• Dominance focuses on having one element as the focal point and others being subordinate. This is often done through scaling and contrasting based on size, color, position, shape, etc.
  • Similarity refers to creating continuity throughout a design without direct duplication. Similarity is used to make pieces work together over an interface and help users learn the interface quicker.

Visual Design Basics: Example of the Elements and Principles

Utilizing the elements and principles in a design can seem overwhelming at first. Looking at examples, practice, and testing will make it easier. Below is an example webpage with some of the elements and principles highlighted. Can you find more in use on the page?

  1. 1
    Color contrast was applied to the logo making the word “stop” stand out
  2. 2
    Text spacing and size creates a visual hierarchy
  3. 3
    Featured image at the top of the page dominates to create a focal point
  4. 4
    Empty space is used around text to allow the content to read easily
  5. 5
    Color backgrounds create shapes and lines to clearly divide sections on the page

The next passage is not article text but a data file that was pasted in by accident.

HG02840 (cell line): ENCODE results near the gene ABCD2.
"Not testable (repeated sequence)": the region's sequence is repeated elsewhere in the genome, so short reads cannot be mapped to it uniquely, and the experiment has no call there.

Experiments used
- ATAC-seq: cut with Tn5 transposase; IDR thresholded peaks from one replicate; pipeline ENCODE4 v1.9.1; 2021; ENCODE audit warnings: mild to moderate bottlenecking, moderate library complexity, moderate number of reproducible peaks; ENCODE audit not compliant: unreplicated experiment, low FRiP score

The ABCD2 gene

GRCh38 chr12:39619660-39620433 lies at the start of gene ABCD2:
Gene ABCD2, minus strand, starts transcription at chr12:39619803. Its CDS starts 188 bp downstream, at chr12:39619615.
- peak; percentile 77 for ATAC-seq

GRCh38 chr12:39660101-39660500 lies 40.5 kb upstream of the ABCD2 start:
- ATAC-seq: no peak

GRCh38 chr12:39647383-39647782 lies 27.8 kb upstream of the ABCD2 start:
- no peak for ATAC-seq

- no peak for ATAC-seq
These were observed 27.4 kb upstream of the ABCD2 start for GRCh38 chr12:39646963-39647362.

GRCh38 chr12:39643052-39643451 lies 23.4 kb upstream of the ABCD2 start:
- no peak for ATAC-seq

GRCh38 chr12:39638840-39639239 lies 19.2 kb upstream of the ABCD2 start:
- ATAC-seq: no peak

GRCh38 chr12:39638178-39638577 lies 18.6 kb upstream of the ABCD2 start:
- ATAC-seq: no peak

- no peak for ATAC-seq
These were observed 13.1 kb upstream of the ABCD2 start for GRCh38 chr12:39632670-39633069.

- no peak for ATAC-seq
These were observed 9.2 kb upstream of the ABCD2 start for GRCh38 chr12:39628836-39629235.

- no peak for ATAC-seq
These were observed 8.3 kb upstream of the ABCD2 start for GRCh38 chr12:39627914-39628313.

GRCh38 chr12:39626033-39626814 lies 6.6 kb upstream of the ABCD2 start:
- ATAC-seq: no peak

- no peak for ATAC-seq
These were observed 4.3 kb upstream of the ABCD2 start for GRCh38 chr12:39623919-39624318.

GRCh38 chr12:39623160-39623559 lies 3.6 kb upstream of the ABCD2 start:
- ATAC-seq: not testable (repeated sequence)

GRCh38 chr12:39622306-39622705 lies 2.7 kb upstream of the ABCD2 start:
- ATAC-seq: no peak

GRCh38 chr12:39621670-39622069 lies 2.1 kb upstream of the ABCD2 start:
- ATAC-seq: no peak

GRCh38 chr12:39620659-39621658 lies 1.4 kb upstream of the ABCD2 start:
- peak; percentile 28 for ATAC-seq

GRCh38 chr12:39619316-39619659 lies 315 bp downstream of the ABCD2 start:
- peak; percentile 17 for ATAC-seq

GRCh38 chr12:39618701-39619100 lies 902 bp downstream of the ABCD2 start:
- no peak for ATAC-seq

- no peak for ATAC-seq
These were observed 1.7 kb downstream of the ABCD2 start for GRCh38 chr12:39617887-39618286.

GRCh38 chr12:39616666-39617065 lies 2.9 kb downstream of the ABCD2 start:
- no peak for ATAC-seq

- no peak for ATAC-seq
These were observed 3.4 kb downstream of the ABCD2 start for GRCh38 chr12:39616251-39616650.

6. 6
    Icons in the same shape and color creates similarity and quickly conveys content purpose
visual representation of good visual design

Conclusion

Integrating visual design basics into your content creation process will help you connect with your audience in new ways and convey your message clearly.

Resources Used

  • Visual Design Overview by John Lovett
  • Alex White’s The Elements of Graphic Design (2nd Edition)
  • Jim Krause’s Design Basics Index
  • Poppy Evans and Mark Thomas’ Exploring the Elements of Design (3rd Edition)

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Jennifer


Jennifer Sharkey is known as the Virtual Presentation Specialist. Being passionate about seeing people shine and be heard, she leans into her 20+ years of public speaking experience and uses what she has learned from presenting, both in-person and virtually, to small groups all the way up to 5000 people. Jennifer draws from her experience as an associate professor, academic librarian, and coach to help holistic coaches master virtual presentations to grow their business. Her unique immersive program provides practical strategies and methods to build confidence, engage audiences, and generate authenticity and authority.